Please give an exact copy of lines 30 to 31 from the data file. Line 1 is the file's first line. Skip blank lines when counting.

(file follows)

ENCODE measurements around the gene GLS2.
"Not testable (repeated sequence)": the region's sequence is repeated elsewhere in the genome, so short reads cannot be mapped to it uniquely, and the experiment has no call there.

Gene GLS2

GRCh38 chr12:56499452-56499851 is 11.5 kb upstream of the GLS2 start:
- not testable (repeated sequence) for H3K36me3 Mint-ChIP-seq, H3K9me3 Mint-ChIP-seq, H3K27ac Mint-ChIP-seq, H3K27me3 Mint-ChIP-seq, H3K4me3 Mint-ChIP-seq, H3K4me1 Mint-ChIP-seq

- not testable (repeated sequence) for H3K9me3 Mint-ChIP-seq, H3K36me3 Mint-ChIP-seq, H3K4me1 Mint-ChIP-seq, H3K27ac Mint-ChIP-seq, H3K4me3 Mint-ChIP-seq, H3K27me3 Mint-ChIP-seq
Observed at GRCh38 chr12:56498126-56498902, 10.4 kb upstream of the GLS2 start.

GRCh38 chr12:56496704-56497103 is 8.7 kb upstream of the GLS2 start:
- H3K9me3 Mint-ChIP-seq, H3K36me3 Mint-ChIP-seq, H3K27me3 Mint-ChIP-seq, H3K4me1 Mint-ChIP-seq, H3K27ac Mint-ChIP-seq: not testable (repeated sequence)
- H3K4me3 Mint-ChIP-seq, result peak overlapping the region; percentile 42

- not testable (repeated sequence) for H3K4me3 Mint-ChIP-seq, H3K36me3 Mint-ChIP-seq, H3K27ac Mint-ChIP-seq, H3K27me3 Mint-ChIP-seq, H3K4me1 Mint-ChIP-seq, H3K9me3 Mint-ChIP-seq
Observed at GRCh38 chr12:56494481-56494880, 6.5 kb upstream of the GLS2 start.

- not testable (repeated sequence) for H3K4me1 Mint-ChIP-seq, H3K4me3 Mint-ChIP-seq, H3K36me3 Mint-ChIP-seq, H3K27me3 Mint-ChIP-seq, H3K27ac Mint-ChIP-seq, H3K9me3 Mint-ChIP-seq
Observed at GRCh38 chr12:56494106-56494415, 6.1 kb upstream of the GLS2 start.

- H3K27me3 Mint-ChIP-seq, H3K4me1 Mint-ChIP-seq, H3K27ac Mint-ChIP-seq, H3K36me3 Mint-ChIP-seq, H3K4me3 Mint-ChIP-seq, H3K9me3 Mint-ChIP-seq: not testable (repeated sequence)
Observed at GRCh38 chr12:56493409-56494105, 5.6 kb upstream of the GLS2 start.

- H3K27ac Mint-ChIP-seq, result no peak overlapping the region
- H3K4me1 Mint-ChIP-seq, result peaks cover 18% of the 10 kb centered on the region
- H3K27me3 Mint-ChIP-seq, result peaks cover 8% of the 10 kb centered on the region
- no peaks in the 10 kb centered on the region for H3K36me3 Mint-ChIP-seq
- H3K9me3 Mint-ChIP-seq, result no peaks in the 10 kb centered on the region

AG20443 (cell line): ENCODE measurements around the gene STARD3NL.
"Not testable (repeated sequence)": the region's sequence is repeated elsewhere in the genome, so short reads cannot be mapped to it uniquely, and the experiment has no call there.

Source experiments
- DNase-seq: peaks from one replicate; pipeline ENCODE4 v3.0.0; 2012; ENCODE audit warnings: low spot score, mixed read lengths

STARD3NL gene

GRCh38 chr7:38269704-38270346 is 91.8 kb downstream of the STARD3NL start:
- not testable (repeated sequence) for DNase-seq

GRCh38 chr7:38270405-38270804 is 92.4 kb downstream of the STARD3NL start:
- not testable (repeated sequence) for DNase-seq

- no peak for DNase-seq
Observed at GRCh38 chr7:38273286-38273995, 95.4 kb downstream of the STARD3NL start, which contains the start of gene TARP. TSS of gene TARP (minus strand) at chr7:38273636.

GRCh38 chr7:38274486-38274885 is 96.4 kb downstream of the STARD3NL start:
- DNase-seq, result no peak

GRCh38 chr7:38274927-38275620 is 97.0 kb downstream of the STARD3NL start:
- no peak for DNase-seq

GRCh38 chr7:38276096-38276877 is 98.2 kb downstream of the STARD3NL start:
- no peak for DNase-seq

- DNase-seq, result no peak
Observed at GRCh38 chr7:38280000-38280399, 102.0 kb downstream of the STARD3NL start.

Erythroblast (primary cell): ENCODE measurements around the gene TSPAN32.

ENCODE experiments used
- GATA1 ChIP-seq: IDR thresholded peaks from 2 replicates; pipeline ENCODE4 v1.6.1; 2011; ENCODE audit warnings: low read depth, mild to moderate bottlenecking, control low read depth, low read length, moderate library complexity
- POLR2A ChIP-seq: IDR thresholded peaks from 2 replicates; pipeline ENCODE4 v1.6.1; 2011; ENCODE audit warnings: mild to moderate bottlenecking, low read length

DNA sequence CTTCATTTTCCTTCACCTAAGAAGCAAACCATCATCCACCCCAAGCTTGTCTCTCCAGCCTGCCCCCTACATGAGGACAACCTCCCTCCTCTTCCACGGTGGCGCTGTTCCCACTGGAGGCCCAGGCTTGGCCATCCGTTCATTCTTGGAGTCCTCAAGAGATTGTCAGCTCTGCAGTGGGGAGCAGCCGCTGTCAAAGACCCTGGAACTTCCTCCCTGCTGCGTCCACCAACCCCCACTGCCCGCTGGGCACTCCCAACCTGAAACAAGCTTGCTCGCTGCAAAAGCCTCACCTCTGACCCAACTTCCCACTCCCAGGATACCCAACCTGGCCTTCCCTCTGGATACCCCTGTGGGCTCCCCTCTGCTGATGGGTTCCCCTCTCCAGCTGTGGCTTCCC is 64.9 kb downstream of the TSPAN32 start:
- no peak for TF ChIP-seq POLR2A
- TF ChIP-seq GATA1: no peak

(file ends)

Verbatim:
- not testable (repeated sequence) for DNase-seq

- no peak for DNase-seq